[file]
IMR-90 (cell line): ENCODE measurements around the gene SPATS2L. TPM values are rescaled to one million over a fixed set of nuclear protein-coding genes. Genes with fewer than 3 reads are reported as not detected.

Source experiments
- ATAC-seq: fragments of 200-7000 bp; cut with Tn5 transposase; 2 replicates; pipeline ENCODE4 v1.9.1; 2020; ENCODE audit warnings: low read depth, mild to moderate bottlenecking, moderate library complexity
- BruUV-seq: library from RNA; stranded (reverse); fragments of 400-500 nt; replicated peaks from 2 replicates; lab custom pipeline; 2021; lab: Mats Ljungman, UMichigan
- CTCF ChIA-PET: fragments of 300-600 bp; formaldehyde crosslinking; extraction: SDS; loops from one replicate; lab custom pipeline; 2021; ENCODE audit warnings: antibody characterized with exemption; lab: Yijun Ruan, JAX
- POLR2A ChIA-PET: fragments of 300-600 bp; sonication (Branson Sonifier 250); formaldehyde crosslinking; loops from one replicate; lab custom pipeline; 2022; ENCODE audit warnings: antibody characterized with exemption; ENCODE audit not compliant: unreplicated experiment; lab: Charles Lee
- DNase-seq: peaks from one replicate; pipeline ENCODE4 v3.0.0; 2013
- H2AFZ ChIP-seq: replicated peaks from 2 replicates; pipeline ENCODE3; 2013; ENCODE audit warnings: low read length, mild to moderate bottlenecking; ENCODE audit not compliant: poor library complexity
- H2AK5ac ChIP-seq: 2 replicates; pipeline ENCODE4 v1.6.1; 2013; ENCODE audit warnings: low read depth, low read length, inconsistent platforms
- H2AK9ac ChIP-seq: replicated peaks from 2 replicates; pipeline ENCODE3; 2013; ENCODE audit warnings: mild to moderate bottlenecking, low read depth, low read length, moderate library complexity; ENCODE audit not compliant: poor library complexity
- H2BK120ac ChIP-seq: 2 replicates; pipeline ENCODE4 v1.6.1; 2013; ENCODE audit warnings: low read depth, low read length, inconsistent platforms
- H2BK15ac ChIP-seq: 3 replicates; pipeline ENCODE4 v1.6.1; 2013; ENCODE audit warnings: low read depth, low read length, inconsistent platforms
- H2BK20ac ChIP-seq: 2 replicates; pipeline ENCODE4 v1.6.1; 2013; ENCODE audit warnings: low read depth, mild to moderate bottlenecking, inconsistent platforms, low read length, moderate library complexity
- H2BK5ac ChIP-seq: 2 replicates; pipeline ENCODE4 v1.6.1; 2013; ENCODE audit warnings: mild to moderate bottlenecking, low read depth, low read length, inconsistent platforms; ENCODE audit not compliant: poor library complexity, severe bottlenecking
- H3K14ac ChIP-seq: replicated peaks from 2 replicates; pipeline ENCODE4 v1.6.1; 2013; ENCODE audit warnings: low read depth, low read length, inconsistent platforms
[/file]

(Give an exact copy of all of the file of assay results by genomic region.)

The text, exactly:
IMR-90 (cell line): ENCODE measurements around the gene SPATS2L. TPM values are rescaled to one million over a fixed set of nuclear protein-coding genes. Genes with fewer than 3 reads are reported as not detected.

Source experiments
- ATAC-seq: fragments of 200-7000 bp; cut with Tn5 transposase; 2 replicates; pipeline ENCODE4 v1.9.1; 2020; ENCODE audit warnings: low read depth, mild to moderate bottlenecking, moderate library complexity
- BruUV-seq: library from RNA; stranded (reverse); fragments of 400-500 nt; replicated peaks from 2 replicates; lab custom pipeline; 2021; lab: Mats Ljungman, UMichigan
- CTCF ChIA-PET: fragments of 300-600 bp; formaldehyde crosslinking; extraction: SDS; loops from one replicate; lab custom pipeline; 2021; ENCODE audit warnings: antibody characterized with exemption; lab: Yijun Ruan, JAX
- POLR2A ChIA-PET: fragments of 300-600 bp; sonication (Branson Sonifier 250); formaldehyde crosslinking; loops from one replicate; lab custom pipeline; 2022; ENCODE audit warnings: antibody characterized with exemption; ENCODE audit not compliant: unreplicated experiment; lab: Charles Lee
- DNase-seq: peaks from one replicate; pipeline ENCODE4 v3.0.0; 2013
- H2AFZ ChIP-seq: replicated peaks from 2 replicates; pipeline ENCODE3; 2013; ENCODE audit warnings: low read length, mild to moderate bottlenecking; ENCODE audit not compliant: poor library complexity
- H2AK5ac ChIP-seq: 2 replicates; pipeline ENCODE4 v1.6.1; 2013; ENCODE audit warnings: low read depth, low read length, inconsistent platforms
- H2AK9ac ChIP-seq: replicated peaks from 2 replicates; pipeline ENCODE3; 2013; ENCODE audit warnings: mild to moderate bottlenecking, low read depth, low read length, moderate library complexity; ENCODE audit not compliant: poor library complexity
- H2BK120ac ChIP-seq: 2 replicates; pipeline ENCODE4 v1.6.1; 2013; ENCODE audit warnings: low read depth, low read length, inconsistent platforms
- H2BK15ac ChIP-seq: 3 replicates; pipeline ENCODE4 v1.6.1; 2013; ENCODE audit warnings: low read depth, low read length, inconsistent platforms
- H2BK20ac ChIP-seq: 2 replicates; pipeline ENCODE4 v1.6.1; 2013; ENCODE audit warnings: low read depth, mild to moderate bottlenecking, inconsistent platforms, low read length, moderate library complexity
- H2BK5ac ChIP-seq: 2 replicates; pipeline ENCODE4 v1.6.1; 2013; ENCODE audit warnings: mild to moderate bottlenecking, low read depth, low read length, inconsistent platforms; ENCODE audit not compliant: poor library complexity, severe bottlenecking
- H3K14ac ChIP-seq: replicated peaks from 2 replicates; pipeline ENCODE4 v1.6.1; 2013; ENCODE audit warnings: low read depth, low read length, inconsistent platforms